29 Jan Group Portrait for Moonfarmer.
So this shoot came about through a series of events. It all starts with local filmmaker Aaron Weisblatt. He and his team started a campaign on Seed&Spark to fund his new short film, Rooster and the Queen. I had decided to offer a portrait session or two as an incentive/gift for would be donors to the film. Kale Kaposhilin over at Moonfarmer graciously donated to Aarons cause and in turn got my portrait gift. After speaking with Kale on the phone we went over some details of what he had in mind and how we could pull off something interesting. The idea first floated was shooting at their space in uptown Kingston, but after talking about it we decided it was going to be too tight to get the the whole team of 15 people in the frame. Kale suggested the use of the BSP performance space. I immediately loved the idea, it had plenty of room and cool possibilities. So we set a date. Fast forward to the shoot. Lucia and I met with Kale and Erin at the space on a very cold January day and went scouting. First thing you have to know is that when BSP is not being used it’s not heated, so the back room where we were to shoot was probably around 35 degrees. Its all very dimly lit, but one thing I did see right away was a curtain with icicle lights. Shazam!! Very cool backdrop. Next Lucia started looking for chairs, stools and whatever else we could use as seating. The idea was to have a wide shot of the team sitting and standing. I did not want a flat shot so we varied the heights and depths of the sitters. Next came the lighting, I wanted a more dramatic quality to this shot, something fitting the coolness of Moonfarmer and what they do, which if have not seen you must go look. So I used 2 of my largest lights off to the side. OK, here is where it gets interesting. I wanted to shoot the portrait in a painterly style. If you have ever seen an Annie Leibowitz portrait of a large group, like the ones she does for Vanity Fair you know what I mean. These shots are often compositied, meaning they are shot in pieces and assembled later on the computer. The major advantage to this style of shooting is you can make the light for each person perfect. The downside to the technique is the amount of post production involved, but I wanted to do it. One, it was a fun challenge and two, I really believe it makes a big difference in the quality of the shot. Now to be safe I did shoot the group all at once to have the shot locked in camera as it were. But then I asked everyone but a few people at at time to leave as I concentrated just on small groups. I shot eight individual groups, the background plus the seating area all separately. Everyone was a real good sport as I had them all take off their coats and gloves and hats, remember it was very cold. Anyway we shot it in about 1 hour total. Once I got back to the office and started to look at my RAW files I knew it was going to work and look great. There were a few logistical errors that I made while shooting but in the end they were easy enough to overcome with Photoshop. The shot came together really well and they were very pleased with the results. I made a little video to show the layering of the PS file. Its a little out of sequence and some steps were left out for expediency sake but it does give a good idea of what I did.. Enjoy.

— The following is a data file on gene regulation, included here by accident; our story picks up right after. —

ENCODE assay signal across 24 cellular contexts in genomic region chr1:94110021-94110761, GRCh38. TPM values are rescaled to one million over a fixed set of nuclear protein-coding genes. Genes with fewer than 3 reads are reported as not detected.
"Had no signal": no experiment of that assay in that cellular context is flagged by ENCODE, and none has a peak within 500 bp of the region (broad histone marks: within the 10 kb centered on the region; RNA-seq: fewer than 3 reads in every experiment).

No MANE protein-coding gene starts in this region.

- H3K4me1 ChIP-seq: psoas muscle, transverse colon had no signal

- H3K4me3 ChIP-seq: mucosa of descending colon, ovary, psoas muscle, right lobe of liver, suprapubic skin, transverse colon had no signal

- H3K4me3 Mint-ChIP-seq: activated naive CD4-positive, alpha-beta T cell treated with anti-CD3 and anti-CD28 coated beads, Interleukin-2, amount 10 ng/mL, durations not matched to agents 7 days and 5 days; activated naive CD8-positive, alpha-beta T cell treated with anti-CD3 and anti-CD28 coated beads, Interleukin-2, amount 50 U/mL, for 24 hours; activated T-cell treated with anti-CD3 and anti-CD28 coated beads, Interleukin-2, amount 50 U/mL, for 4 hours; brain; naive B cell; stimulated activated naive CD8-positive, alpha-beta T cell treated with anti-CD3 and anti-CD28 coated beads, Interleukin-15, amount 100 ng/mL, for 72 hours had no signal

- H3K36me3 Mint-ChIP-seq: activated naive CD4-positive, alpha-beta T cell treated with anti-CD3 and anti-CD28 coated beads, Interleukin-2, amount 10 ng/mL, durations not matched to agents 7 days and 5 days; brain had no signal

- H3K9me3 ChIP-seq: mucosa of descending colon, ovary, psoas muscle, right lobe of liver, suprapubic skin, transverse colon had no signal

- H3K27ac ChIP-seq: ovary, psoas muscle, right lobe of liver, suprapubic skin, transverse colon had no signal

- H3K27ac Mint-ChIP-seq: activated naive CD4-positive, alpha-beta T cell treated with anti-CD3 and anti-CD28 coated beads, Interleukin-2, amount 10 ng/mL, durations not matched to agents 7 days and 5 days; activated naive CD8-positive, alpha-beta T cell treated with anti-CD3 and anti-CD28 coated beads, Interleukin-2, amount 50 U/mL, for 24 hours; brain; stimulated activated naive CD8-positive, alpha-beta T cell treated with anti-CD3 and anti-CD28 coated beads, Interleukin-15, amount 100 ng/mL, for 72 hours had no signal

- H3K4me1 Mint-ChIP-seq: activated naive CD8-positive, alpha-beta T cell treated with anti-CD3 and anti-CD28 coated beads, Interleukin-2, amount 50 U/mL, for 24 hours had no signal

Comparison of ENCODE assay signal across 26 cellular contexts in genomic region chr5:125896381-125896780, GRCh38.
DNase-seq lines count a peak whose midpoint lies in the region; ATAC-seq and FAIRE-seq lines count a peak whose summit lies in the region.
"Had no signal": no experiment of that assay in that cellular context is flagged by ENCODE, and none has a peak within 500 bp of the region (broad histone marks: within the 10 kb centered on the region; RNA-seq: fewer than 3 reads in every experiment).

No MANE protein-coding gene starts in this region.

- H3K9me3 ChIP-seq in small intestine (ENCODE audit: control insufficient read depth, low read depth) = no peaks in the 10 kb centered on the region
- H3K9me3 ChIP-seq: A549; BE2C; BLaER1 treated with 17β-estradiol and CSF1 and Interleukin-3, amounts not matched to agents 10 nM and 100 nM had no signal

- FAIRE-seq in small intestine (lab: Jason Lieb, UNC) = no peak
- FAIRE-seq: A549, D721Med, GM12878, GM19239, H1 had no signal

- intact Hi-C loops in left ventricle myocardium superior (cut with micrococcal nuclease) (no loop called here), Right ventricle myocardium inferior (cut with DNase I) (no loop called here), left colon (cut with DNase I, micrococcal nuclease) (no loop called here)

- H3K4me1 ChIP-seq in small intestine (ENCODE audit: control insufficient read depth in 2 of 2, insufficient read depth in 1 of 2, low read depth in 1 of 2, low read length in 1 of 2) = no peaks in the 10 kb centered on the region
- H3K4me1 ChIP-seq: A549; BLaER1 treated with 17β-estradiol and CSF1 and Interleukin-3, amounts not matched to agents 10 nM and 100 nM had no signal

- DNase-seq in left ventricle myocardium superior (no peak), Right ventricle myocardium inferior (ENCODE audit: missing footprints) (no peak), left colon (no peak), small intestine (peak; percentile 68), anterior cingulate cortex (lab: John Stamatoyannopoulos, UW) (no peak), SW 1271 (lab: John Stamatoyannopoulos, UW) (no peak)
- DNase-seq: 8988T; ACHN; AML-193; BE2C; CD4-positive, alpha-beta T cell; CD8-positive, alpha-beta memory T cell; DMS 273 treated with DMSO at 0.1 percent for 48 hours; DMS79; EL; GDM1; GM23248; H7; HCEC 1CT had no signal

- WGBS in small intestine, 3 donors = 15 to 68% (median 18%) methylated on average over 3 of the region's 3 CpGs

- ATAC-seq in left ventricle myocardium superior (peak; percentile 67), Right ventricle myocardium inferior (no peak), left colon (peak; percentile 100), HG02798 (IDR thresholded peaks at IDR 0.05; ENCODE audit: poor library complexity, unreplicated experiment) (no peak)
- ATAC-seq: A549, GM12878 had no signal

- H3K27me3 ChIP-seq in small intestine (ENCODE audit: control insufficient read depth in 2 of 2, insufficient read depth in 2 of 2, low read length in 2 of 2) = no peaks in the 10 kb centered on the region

Big, and I mean very big thanks to Moonfarmer and especially to Kale who was very trusting of the process and let me have fun..